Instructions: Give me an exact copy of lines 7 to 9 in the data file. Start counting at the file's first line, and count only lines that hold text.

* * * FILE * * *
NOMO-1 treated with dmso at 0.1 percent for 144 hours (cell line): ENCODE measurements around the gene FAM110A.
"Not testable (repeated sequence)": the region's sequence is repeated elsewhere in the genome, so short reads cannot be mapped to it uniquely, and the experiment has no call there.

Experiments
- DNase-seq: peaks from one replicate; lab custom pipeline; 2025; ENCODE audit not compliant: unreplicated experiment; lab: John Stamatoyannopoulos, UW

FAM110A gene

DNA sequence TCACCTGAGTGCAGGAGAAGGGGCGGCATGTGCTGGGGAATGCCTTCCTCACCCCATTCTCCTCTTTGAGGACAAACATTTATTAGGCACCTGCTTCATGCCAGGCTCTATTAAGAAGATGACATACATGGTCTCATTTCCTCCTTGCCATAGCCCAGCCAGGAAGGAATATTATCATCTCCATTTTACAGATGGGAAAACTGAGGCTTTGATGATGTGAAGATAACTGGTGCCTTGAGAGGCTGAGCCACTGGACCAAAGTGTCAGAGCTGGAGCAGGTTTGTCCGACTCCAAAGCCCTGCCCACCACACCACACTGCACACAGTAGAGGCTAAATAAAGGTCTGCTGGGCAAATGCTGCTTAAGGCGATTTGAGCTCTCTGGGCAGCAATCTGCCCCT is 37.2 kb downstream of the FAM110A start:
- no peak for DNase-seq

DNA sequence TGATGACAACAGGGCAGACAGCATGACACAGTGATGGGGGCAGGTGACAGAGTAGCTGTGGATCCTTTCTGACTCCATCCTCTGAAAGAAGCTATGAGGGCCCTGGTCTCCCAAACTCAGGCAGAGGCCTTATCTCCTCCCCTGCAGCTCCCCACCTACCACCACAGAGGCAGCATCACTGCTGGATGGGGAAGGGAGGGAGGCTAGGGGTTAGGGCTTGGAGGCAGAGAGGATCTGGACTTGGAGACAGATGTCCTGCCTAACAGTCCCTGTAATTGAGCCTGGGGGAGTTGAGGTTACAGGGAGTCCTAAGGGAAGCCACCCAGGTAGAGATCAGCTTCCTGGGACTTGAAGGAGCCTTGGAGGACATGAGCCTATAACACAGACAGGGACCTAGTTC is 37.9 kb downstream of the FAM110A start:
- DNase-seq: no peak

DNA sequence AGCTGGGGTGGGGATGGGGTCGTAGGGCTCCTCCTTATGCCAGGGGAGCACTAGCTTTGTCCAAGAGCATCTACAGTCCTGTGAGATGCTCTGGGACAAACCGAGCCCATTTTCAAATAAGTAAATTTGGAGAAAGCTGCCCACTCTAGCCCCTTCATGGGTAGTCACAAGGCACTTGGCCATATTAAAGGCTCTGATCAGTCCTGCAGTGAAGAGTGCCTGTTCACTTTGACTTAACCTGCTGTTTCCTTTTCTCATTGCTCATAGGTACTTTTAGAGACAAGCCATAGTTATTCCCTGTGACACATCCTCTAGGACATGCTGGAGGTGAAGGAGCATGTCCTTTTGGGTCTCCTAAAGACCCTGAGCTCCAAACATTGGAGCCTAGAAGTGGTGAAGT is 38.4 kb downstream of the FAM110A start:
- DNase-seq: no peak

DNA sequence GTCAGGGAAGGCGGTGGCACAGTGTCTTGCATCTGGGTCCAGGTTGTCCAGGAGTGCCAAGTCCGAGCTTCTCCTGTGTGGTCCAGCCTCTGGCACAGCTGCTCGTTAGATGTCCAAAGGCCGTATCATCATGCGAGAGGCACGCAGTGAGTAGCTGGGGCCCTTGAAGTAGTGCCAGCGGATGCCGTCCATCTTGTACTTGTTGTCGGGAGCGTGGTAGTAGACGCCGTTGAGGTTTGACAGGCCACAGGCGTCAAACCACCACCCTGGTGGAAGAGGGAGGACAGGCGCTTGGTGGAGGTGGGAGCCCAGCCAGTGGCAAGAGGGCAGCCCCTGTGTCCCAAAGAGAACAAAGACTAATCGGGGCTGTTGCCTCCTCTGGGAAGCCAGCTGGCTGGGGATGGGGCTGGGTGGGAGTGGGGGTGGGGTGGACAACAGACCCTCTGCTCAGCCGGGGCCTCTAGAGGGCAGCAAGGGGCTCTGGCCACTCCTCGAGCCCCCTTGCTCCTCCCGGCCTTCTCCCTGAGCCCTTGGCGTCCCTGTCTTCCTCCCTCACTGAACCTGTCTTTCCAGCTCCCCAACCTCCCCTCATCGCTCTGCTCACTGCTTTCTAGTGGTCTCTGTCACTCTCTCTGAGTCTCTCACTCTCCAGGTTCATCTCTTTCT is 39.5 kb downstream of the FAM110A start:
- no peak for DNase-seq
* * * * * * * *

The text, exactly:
- no peak for DNase-seq

DNA sequence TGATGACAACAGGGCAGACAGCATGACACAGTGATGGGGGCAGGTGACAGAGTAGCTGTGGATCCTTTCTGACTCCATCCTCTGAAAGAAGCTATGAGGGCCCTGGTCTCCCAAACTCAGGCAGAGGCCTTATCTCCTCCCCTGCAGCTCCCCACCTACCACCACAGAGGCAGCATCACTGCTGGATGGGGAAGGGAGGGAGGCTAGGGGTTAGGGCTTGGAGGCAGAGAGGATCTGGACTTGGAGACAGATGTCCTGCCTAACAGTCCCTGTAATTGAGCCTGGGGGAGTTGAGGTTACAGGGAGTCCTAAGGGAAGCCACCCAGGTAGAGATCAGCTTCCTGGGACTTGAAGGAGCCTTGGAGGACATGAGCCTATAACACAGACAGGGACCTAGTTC is 37.9 kb downstream of the FAM110A start:
- DNase-seq: no peak